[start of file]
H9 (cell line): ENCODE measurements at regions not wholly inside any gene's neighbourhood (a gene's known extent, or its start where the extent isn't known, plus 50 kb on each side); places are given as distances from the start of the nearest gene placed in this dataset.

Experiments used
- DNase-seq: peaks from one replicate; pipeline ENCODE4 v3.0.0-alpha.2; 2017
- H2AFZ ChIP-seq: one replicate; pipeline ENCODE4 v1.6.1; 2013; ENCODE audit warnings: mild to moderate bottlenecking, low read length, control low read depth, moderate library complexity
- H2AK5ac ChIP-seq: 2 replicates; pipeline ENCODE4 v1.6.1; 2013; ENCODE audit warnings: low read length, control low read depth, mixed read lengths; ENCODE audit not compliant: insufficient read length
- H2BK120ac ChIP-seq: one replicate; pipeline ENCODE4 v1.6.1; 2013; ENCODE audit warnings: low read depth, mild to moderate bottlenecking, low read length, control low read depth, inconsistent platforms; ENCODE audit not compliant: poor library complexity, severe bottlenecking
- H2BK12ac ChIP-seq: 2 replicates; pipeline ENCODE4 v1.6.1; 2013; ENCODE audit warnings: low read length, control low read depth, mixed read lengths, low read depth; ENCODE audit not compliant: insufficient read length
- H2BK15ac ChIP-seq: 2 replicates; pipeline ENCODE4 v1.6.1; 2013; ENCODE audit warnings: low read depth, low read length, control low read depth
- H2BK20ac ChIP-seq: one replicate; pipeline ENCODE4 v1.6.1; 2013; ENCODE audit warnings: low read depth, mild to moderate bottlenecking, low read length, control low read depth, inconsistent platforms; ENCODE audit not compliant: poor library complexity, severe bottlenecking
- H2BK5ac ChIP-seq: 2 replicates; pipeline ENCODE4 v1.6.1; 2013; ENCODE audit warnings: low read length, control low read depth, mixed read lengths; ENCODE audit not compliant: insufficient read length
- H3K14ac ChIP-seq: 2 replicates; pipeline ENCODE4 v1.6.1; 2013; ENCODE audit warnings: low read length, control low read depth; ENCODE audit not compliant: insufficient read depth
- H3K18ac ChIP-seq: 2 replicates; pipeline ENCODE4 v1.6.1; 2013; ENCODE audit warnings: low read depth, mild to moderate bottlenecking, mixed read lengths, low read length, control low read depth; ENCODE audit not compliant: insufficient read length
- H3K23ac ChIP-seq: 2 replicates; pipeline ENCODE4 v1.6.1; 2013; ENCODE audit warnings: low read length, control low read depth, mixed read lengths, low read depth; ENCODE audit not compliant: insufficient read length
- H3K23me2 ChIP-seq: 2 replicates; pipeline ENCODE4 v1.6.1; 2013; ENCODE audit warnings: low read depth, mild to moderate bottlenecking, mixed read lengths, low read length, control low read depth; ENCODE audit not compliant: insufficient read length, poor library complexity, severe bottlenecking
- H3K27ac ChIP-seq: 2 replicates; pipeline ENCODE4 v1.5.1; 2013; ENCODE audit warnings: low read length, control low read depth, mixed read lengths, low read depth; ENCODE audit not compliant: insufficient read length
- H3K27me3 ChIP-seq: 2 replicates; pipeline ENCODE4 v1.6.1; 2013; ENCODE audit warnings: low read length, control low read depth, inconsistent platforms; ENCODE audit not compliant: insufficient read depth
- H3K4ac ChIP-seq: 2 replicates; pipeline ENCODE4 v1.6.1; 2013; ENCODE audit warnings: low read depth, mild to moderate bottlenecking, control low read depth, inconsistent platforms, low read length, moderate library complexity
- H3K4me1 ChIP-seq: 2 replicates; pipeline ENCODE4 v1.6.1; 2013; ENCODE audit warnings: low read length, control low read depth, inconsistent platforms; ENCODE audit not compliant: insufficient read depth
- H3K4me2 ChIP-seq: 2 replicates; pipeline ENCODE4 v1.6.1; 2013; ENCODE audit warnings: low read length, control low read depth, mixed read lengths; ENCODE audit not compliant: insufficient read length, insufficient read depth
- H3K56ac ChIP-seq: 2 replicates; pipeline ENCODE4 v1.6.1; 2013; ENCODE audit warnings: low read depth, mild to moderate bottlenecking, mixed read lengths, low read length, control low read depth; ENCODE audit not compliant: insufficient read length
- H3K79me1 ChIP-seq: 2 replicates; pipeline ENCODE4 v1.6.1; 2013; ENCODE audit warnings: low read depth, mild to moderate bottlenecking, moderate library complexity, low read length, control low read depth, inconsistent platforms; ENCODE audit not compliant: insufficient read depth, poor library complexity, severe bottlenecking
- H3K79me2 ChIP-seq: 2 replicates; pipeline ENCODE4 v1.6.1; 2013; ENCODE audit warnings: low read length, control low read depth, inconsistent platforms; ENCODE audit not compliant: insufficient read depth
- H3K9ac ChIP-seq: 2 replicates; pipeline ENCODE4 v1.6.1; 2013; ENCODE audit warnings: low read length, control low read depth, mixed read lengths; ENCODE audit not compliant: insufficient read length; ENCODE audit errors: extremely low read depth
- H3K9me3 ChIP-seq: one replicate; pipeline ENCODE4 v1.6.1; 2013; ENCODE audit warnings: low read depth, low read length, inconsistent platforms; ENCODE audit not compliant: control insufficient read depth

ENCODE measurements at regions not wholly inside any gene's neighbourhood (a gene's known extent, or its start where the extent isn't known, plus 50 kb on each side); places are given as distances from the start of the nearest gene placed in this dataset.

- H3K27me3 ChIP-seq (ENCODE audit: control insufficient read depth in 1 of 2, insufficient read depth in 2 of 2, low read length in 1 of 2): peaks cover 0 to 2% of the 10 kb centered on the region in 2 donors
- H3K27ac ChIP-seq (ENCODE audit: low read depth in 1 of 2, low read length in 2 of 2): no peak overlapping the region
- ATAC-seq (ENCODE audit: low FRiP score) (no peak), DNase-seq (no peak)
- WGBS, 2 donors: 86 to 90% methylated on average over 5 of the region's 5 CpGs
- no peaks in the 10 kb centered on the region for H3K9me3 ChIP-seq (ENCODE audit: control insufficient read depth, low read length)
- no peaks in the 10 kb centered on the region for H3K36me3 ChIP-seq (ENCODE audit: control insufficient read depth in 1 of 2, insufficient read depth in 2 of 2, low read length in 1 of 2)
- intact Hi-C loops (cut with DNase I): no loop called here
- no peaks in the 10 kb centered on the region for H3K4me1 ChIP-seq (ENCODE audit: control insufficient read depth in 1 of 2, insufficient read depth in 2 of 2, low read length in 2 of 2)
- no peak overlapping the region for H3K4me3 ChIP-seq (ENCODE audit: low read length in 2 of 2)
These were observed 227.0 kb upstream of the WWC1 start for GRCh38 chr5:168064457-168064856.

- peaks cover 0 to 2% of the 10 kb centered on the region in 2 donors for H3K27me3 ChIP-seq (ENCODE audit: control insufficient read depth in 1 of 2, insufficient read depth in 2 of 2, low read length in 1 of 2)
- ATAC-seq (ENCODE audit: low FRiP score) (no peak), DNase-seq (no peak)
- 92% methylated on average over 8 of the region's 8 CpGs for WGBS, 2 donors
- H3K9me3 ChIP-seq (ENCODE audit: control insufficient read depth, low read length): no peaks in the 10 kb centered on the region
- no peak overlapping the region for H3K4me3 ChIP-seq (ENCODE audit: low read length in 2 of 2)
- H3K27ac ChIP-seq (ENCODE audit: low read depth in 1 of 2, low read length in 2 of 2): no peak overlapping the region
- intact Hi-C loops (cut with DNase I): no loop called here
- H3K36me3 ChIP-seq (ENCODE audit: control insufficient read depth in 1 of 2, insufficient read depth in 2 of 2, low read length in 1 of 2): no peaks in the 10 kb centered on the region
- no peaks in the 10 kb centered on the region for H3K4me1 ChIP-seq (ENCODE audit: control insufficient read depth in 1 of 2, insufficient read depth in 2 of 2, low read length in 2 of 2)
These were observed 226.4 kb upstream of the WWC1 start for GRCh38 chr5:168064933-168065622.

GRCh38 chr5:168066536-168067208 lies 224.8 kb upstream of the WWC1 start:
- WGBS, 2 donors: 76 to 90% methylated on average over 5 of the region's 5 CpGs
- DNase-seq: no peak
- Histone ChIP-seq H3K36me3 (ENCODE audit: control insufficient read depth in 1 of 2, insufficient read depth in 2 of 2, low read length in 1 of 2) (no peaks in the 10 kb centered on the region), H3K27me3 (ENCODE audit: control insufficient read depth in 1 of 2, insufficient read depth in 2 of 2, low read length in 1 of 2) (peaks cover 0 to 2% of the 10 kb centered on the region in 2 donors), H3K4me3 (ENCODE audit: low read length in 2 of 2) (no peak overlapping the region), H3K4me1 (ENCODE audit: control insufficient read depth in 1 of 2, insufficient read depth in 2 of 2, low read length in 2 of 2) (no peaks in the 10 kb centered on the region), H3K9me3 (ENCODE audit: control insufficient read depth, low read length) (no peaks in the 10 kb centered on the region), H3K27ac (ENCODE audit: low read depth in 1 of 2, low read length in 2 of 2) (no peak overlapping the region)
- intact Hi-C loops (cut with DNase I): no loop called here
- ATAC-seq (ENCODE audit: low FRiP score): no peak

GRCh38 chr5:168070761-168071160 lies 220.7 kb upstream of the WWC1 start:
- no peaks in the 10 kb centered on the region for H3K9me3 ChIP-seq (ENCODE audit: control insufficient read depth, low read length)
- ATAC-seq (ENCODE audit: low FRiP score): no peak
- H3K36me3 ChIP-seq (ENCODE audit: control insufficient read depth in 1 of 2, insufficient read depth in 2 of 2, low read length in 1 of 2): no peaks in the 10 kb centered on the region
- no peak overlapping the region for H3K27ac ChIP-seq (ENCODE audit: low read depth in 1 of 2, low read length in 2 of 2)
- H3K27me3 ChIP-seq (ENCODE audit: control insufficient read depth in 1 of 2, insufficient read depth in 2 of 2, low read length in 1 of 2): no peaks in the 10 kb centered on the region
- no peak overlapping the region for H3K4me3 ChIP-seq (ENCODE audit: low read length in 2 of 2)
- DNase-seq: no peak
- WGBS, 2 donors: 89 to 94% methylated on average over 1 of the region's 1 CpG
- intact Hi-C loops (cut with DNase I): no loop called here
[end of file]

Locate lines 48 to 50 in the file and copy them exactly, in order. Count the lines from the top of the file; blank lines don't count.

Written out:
- DNase-seq: no peak
- Histone ChIP-seq H3K36me3 (ENCODE audit: control insufficient read depth in 1 of 2, insufficient read depth in 2 of 2, low read length in 1 of 2) (no peaks in the 10 kb centered on the region), H3K27me3 (ENCODE audit: control insufficient read depth in 1 of 2, insufficient read depth in 2 of 2, low read length in 1 of 2) (peaks cover 0 to 2% of the 10 kb centered on the region in 2 donors), H3K4me3 (ENCODE audit: low read length in 2 of 2) (no peak overlapping the region), H3K4me1 (ENCODE audit: control insufficient read depth in 1 of 2, insufficient read depth in 2 of 2, low read length in 2 of 2) (no peaks in the 10 kb centered on the region), H3K9me3 (ENCODE audit: control insufficient read depth, low read length) (no peaks in the 10 kb centered on the region), H3K27ac (ENCODE audit: low read depth in 1 of 2, low read length in 2 of 2) (no peak overlapping the region)
- intact Hi-C loops (cut with DNase I): no loop called here